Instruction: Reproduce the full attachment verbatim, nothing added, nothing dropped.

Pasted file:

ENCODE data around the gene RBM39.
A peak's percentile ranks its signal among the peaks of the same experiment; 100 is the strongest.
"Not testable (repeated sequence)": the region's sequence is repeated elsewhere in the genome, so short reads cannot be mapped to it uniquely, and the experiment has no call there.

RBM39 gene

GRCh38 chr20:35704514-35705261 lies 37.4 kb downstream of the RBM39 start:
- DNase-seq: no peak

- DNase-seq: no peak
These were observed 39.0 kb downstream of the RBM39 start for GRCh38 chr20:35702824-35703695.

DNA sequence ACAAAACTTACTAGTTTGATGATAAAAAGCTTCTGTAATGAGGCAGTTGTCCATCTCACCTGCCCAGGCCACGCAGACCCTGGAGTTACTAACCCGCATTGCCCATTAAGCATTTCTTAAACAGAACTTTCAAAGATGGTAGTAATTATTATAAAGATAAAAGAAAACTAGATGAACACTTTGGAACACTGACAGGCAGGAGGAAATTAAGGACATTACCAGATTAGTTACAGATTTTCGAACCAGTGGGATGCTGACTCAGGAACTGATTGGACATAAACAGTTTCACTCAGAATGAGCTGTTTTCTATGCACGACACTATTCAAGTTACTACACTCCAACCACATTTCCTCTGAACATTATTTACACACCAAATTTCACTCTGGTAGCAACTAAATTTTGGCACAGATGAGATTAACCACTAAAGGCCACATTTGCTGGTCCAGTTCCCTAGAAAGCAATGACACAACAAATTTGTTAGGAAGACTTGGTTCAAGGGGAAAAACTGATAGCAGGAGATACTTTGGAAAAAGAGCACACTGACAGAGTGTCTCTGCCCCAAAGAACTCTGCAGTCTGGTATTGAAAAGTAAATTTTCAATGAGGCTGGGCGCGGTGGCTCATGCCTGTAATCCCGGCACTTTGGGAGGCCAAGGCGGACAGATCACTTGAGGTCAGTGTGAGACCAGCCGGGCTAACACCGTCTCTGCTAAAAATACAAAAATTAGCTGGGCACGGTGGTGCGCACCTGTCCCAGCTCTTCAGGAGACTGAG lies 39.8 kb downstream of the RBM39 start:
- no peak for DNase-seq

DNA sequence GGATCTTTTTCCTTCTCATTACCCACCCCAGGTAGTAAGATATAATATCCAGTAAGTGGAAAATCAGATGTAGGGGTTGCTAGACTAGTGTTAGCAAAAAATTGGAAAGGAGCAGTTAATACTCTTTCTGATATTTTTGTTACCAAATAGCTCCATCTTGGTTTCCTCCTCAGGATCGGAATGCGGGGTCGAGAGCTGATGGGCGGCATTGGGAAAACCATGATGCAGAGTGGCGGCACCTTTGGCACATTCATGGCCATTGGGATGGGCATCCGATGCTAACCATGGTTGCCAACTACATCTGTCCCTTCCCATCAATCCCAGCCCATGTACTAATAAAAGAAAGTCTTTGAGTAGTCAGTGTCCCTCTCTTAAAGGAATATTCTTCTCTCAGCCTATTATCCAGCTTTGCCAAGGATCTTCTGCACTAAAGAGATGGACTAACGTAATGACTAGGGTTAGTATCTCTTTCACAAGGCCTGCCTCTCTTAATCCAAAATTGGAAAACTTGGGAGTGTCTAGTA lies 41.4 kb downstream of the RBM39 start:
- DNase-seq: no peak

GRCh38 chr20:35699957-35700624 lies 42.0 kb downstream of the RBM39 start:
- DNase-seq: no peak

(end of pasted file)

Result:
ENCODE data around the gene RBM39.
A peak's percentile ranks its signal among the peaks of the same experiment; 100 is the strongest.
"Not testable (repeated sequence)": the region's sequence is repeated elsewhere in the genome, so short reads cannot be mapped to it uniquely, and the experiment has no call there.

RBM39 gene

GRCh38 chr20:35704514-35705261 lies 37.4 kb downstream of the RBM39 start:
- DNase-seq: no peak

- DNase-seq: no peak
These were observed 39.0 kb downstream of the RBM39 start for GRCh38 chr20:35702824-35703695.

DNA sequence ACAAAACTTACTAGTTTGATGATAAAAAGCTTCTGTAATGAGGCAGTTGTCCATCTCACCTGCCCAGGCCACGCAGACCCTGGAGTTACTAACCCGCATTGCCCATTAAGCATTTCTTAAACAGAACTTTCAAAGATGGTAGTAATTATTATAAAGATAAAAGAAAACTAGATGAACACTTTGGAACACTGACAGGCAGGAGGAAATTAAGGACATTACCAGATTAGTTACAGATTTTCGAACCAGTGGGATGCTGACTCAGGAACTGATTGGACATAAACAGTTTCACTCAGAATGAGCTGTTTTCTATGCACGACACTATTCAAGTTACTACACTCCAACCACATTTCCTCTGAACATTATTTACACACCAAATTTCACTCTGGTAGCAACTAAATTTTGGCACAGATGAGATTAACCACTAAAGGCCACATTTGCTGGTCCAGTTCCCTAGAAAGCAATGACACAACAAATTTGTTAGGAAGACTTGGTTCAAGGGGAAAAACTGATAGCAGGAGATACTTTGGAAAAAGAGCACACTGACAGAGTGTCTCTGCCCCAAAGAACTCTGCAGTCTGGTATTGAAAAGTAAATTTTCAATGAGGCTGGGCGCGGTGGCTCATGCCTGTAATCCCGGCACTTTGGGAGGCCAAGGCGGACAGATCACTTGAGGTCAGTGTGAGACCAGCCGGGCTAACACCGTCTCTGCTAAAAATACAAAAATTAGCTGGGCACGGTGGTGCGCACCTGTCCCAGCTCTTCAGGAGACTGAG lies 39.8 kb downstream of the RBM39 start:
- no peak for DNase-seq

DNA sequence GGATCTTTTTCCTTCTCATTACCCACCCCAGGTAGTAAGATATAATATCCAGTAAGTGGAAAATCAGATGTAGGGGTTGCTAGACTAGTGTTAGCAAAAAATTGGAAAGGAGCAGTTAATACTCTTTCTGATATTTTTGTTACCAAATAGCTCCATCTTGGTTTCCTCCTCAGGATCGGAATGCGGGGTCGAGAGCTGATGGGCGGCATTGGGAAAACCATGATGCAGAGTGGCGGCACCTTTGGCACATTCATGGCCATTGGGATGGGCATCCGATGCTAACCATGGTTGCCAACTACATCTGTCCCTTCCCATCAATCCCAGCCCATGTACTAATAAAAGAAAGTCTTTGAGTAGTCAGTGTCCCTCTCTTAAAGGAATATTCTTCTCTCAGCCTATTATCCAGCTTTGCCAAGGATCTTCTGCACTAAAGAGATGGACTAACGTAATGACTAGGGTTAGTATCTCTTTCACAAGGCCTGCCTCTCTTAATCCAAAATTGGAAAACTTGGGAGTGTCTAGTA lies 41.4 kb downstream of the RBM39 start:
- DNase-seq: no peak

GRCh38 chr20:35699957-35700624 lies 42.0 kb downstream of the RBM39 start:
- DNase-seq: no peak